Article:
Two court rulings favor LGBTQ+ rights

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Maryland parents can’t opt kids out of LGBTQ+ book curriculum, court rules

In a contentious ruling, a divided federal appeals court has rejected efforts by Maryland parents fighting Montgomery County Public Schools (MCPS) to win an opt-out option on LGBTQ+ curriculum. The parents were trying to force the Maryland school district to allow their elementary school children to sit out any assignments that required them to read books that include LGBTQ+ characters.

The Richmond, Virginia-based 4th U.S. Circuit Court of Appeals ruled that the parents had not demonstrated how the Montgomery County Board of Education’s book policy would interfere with or “unduly burden” theirs or their children’s rights to “freely exercise their religion.”

The parents’ lawyers at the far-right Becket Fund for Religious Liberty claimed curriculum for pre-K and elementary school children that included books that portray gay, transgender and nonbinary characters in various situations violated the religious beliefs of the families suing and thus they should be granted an opt-out clause.

PGN first reported on this case last year when Judge Deborah Boardman of the U.S. District Court for Maryland, in a 60-page ruling delivered in advance of classes resuming Aug. 25, concluded that the parents’ “asserted due process right to direct their children’s upbringing by opting out of a public-school curriculum that conflicts with their religious views is not a fundamental right.” 

Boardman, a Biden appointee, said that the parents had failed to show that the current policy that disallows such opting out would “result in the indoctrination of their children or otherwise coerce their children to violate or change their religious beliefs.”

Boardman wrote, “With or without an opt-out right, the parents remain free to pursue their sacred obligations to instruct their children in their faiths.”

The Becket Fund for Religious Liberty legal group describes itself as a nonprofit public interest law firm based in Washington, D.C. and its mission as “defending the freedom of religion of people of all faiths.” Becket represented both Yeshiva University and Brigham Young University who had clashed with campus LGBTQ+ groups over LGBTQ+ rights at the religious colleges. Becket Fund for Religious Liberty also helmed the U.S. Supreme Court case of Fulton v. City of Philadelphia in which the Supreme Court found the City of Philadelphia violated the First Amendment rights to religious freedom of Catholic Social Services. The City of Philadelphia paid $2 million in legal fees to Catholic Social Services in that ruling.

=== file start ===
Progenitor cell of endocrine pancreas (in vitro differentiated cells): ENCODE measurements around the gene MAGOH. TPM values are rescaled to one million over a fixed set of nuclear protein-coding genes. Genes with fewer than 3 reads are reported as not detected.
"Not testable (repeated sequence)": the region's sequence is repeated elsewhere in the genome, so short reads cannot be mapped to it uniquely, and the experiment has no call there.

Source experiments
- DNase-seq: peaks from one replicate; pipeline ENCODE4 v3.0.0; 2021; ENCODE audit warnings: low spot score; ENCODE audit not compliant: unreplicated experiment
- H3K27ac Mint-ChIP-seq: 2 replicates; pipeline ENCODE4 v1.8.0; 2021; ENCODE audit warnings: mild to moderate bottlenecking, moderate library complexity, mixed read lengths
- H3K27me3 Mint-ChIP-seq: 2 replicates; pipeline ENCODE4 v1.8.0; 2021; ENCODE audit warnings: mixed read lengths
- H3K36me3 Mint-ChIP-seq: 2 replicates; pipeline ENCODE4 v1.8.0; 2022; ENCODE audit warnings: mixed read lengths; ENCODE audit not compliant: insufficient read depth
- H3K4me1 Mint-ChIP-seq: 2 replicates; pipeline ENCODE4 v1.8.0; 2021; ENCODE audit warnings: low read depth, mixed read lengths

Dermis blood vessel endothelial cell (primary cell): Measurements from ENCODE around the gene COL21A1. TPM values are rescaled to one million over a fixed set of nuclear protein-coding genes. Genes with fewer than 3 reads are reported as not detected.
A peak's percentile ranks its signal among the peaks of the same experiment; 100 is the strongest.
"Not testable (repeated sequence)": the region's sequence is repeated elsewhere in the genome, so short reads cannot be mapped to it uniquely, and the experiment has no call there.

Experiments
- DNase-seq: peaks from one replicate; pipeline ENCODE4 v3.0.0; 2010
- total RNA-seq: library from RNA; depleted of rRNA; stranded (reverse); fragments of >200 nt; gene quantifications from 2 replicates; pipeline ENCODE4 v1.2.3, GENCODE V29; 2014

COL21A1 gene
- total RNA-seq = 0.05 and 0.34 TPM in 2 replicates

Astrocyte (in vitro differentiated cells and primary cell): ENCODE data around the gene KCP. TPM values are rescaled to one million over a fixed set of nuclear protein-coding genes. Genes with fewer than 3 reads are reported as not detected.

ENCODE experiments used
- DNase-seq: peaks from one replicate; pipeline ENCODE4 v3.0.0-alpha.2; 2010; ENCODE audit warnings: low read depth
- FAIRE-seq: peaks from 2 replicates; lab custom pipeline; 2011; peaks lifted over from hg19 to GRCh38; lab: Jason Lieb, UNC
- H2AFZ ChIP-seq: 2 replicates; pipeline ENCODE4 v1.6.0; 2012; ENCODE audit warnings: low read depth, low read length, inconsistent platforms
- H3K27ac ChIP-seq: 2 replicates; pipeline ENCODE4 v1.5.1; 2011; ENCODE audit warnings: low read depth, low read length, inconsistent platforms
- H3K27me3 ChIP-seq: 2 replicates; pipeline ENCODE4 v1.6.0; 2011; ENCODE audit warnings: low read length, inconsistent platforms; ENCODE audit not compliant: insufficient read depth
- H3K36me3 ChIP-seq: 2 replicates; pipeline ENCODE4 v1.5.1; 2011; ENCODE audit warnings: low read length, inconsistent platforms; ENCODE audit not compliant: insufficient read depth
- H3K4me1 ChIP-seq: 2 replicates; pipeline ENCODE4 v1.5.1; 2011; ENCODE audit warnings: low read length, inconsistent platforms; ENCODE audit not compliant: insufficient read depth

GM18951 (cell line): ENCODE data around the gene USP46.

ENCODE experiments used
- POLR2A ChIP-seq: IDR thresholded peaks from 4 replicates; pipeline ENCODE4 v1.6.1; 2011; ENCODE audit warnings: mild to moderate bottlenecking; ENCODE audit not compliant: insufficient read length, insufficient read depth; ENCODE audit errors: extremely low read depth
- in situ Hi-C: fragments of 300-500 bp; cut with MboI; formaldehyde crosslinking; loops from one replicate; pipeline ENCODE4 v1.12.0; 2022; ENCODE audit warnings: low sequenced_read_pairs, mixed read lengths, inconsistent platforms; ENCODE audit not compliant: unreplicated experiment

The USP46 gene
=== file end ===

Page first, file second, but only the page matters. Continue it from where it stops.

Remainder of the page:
In this latest case by Becket Fund for Religious Liberty, a group of Muslim, Christian and Jewish parents, as well as the parental rights organization Kids First, asserted that the school district’s failure to provide an opt-out option infringed on their religious rights under the U.S. Constitution’s First Amendment.

Writing for the majority, U.S. Circuit Judge G. Steven Agee said the record was “threadbare” regarding how teachers were using these books or what children were actually being taught from them, if anything.

Agee — an appointee of former GOP president George W. Bush — said that without any such information, the court could not ascertain that there was an actual threat or that the books were interfering with their children’s religious education.

Agee wrote, “At present, however, no evidence in the record connects the requisite dots between the Parents’ children’s ages or mental capacity and their unknown exposure to the Storybooks to conclude that the Parents have already shown that a cognizable burden exists.”

U.S. Circuit Judge DeAndrea Benjamin — an appointee of Democratic President Joe Biden — joined in Agee’s opinion.

U.S. Circuit Judge A. Marvin Quattlebaum, Jr. — an appointee of former President Donald Trump — dissented. Quattlebaum wrote in his dissent that the board violated the parents’ First Amendment right to direct the religious upbringing of their children.

Becket Fund for Religious Liberty attorney Eric Baxter released a statement saying his group would appeal the ruling.